The formerly popular title Il Fedele ("The faithful boy") derived from an anecdote invented to give this intimate and naturalistic study a more heroic civic setting: the faithful messenger, a mere shepherd boy, had delivered his message to the Roman Senate first, only then stopping to remove a painful thorn from his foot: the Roman Senate commemorated the event. Such a story was already deflated in Paolo Alessandro Maffei's Raccolta di statue antiche e moderni... of 1704.
Taking into account Hellenistic marble variants that have been discovered, of which the best is the Thorn-Puller from the Castellani collection now in the British Museum, none of which have the archaizing qualities of the bronze Spinario, recent scholarship has tended to credit this as a Roman bronze of the first century AD, with a head adapted from an archaic prototype.
- Phyllis P. Bober and R. Rubinstein, Renaissance Artists and Antique Sculpture: A Handbook of Sources, (London and Oxford) 1986, p. 235, no. 203.
- Paul Borchardt, "The sculpture in front of the Lateran as described by Bejamin of Tudela and Magister Gregorius", Journal of Roman Studies, 26 (1936), pp. 68–70, noted in Haskell and Penny 1981:308 note 20.
- Quoted by Roberto Weiss, The Renaissance Discovery of Classical Antiquity, 1969:7f.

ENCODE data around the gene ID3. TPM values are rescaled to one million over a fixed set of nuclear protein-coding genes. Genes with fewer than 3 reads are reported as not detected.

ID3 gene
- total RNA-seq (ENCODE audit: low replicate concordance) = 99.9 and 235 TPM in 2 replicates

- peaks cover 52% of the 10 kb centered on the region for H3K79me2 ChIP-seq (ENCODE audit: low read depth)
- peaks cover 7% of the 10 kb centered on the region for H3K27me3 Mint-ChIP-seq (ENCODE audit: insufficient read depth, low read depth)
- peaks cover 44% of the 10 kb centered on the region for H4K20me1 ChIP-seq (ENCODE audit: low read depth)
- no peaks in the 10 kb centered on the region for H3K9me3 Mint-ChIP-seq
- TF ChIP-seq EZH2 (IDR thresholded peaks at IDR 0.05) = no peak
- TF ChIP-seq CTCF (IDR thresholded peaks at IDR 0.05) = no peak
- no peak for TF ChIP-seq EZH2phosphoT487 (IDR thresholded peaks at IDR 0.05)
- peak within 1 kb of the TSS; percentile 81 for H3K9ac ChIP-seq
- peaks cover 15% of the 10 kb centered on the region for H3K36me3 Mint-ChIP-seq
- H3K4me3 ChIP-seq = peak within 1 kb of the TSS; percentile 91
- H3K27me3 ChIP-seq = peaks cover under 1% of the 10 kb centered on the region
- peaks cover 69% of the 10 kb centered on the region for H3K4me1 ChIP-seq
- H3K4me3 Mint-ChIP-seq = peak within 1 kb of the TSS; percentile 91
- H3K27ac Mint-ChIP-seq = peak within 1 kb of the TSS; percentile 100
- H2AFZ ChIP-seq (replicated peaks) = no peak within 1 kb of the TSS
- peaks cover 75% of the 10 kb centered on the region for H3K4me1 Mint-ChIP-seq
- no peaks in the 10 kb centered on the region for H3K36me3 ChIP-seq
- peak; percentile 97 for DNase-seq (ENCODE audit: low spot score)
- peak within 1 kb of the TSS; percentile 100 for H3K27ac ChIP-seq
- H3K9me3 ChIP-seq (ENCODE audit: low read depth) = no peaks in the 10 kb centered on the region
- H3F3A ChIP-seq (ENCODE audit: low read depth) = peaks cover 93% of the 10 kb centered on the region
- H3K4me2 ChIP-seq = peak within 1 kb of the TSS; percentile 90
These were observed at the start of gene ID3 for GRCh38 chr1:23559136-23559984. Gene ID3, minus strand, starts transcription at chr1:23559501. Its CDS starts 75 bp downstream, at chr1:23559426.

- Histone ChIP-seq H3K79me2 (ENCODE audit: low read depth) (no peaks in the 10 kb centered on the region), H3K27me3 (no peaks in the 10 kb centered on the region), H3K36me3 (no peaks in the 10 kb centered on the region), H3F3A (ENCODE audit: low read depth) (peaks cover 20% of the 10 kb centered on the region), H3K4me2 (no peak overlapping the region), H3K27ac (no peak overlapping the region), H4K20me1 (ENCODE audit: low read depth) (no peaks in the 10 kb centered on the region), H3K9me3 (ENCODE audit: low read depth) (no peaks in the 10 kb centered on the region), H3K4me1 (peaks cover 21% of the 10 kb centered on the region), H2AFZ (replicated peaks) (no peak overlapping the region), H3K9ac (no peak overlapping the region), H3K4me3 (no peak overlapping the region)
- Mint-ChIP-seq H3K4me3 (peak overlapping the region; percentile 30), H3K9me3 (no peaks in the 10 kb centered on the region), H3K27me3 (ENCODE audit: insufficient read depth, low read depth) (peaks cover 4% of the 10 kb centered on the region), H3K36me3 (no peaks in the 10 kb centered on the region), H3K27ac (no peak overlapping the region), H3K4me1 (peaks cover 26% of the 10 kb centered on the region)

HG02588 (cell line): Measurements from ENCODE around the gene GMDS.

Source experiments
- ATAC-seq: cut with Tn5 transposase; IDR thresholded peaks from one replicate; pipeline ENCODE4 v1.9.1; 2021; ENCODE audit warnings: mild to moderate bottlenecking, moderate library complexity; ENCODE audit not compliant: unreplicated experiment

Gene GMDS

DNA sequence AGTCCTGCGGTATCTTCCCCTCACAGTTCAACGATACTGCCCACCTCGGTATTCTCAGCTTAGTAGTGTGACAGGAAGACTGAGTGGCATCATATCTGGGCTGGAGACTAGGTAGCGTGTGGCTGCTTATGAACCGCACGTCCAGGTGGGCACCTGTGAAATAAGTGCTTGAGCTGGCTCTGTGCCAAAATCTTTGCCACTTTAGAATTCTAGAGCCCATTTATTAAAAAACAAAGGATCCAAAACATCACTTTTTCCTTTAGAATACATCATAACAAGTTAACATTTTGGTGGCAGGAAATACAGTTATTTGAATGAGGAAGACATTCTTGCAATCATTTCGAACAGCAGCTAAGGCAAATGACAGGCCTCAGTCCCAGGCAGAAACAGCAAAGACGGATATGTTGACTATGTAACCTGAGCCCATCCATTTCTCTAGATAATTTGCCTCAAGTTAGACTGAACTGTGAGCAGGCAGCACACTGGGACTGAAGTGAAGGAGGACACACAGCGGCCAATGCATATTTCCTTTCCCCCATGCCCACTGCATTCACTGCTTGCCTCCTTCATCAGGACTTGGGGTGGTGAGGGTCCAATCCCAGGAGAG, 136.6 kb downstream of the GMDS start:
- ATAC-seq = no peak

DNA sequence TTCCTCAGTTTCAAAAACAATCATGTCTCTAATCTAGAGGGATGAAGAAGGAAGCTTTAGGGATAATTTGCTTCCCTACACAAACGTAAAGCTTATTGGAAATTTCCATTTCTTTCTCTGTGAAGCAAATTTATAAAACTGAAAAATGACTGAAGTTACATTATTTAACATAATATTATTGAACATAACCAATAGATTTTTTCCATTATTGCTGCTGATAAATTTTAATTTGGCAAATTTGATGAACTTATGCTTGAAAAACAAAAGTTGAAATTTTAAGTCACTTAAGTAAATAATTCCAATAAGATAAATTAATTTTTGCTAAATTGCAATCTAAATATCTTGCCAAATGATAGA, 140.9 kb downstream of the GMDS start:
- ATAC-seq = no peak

- Haskell and Penny 1981: 308.
- Paolucci, A. I Gonzaga e l’Antico percorso di Palazzo Ducale a Mantova (Rome, 1988), p. 40, fig. 27.
- British Museum Compass site: GR 1880.8-7.1 (Sculpture 1755)
- Haskell and Penny 1981: 308
- Rijksmuseum website illustration Archived 2008-02-15 at the Wayback Machine; it is also illustrated in Gardner's Art Through the Ages, II, ch. 24 fig. 55.
- Richard Cocke, "Masaccio and the Spinario, Piero and the Pothos: Observations on the Reception of the Antique in Renaissance Painting", Zeitschrift für Kunstgeschichte, 43.1 (1980), pp. 21–32.
- In the end Lorenzo Ghiberti's panels were chosen for the doors.
- Haskell and Penny 1981: 308, note 22.
- British Museum: Collection Highlights
- Helbig, noted by Haskell and Penny 1981: 308, note 33.
- Francis Haskell and Nicholas Penny, 1981. Taste and the Antique: The Lure of Classical Sculpture, 1500-1900. (Yale University Press) Catalogue number 78, pp 308–10.
- Wolfgang Helbig, Führer durch die öffentlichen Sammlungen klassischer Altertümer in Rom 4th ed., Tübingen 1963–72, vol II, pp 266–68.
- Guida Artistica di Firenze: Sculture Antiche Illustrates the Roman marble Spinario in the Uffizi
- Johannes Röll, "The Census of Antique Works of Art and Architecture Known in the Renaissance" Section on the Spinario ("Dornauszieher").
- Heinrich von Kleist Boy with Thorn in Austrian Sign Language taken from "The Theatre of Marionettes", a production of ARBOS - Company for Music and Theatre